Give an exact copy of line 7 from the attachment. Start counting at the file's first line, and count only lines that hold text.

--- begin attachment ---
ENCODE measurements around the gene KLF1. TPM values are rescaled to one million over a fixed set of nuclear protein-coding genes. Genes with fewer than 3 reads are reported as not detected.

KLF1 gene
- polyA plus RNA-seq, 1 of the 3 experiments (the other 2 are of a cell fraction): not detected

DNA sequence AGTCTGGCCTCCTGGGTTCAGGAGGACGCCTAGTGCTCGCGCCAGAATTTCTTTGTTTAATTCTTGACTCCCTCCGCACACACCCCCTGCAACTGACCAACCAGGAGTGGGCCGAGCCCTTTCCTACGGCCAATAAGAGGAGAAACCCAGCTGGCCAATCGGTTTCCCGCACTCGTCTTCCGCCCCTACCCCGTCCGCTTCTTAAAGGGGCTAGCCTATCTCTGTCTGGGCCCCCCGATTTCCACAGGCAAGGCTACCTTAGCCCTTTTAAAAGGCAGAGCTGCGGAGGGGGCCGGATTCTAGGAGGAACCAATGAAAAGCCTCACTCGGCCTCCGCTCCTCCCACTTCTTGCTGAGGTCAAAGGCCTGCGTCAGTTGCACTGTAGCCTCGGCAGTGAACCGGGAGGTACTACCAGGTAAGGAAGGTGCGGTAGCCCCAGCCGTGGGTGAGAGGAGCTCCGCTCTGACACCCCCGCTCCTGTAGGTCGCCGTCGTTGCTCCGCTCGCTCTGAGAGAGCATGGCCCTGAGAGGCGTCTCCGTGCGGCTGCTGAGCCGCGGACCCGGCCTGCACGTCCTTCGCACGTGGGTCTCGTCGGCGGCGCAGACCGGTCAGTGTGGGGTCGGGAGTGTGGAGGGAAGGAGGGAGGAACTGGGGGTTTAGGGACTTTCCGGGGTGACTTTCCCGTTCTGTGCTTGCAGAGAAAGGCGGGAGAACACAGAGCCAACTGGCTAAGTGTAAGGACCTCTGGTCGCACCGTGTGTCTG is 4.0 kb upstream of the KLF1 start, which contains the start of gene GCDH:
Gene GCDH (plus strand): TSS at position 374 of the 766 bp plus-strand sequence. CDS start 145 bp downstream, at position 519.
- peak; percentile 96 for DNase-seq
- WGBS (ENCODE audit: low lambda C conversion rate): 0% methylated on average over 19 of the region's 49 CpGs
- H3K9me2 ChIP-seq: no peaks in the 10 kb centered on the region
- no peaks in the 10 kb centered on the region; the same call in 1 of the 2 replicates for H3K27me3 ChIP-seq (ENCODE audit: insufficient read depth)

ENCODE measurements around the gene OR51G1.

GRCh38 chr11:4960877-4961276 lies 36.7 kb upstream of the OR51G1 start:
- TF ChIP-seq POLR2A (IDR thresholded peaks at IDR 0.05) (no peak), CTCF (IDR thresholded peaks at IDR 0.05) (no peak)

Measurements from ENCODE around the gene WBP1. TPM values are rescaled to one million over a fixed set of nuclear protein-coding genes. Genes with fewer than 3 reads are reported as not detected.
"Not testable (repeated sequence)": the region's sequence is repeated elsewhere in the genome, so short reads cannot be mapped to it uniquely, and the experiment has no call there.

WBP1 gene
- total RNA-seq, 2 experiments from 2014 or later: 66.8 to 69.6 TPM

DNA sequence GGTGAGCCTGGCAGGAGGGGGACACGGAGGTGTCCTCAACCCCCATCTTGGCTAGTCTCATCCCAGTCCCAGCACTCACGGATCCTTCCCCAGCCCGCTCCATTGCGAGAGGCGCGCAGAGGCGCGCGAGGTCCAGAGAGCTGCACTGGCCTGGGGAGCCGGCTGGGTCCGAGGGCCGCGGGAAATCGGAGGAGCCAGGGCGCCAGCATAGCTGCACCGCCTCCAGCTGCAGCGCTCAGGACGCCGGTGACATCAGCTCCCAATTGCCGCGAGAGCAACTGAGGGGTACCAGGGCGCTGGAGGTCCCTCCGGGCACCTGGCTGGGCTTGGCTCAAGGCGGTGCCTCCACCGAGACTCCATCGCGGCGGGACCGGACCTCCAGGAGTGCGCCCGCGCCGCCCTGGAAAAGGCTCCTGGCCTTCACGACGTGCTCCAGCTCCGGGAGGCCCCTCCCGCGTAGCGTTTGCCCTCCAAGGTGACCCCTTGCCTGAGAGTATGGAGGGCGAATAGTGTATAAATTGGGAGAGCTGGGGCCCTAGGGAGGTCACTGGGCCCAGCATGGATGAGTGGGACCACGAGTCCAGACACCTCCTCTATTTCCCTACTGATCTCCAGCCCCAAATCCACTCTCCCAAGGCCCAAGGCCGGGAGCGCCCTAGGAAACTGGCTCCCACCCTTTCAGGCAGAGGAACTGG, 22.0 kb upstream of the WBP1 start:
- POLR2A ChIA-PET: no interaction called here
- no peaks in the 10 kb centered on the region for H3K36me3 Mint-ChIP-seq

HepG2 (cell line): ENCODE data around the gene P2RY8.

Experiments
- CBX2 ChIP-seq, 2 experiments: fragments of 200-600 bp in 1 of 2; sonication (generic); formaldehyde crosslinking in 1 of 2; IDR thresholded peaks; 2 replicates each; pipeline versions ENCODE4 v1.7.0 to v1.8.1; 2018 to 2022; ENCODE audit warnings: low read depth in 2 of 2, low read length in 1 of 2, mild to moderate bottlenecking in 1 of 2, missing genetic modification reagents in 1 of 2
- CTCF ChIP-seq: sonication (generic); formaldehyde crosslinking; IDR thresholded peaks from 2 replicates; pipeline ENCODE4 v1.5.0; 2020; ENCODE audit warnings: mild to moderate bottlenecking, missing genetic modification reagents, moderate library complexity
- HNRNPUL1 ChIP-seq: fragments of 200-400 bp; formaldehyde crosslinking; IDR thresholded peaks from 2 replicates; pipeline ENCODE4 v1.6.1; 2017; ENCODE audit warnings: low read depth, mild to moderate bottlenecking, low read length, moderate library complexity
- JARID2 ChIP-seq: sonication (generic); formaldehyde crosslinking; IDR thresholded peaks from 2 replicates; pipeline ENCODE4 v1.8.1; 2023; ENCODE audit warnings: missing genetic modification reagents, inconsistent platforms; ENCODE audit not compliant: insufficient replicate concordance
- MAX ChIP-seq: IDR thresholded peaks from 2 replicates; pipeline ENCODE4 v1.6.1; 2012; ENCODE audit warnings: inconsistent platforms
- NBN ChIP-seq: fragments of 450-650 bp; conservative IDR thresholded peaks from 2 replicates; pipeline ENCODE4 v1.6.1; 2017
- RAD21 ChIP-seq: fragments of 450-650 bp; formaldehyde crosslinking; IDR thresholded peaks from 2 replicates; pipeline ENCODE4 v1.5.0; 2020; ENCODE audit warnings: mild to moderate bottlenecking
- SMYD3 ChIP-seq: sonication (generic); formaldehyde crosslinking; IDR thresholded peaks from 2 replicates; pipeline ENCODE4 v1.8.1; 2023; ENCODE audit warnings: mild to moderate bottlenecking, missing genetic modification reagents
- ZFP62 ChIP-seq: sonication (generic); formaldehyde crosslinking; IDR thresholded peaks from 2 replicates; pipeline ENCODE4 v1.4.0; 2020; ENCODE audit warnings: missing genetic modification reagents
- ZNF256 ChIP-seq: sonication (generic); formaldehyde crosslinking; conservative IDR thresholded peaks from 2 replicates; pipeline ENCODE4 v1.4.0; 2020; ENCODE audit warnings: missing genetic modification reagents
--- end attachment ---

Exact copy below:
- WGBS (ENCODE audit: low lambda C conversion rate): 0% methylated on average over 19 of the region's 49 CpGs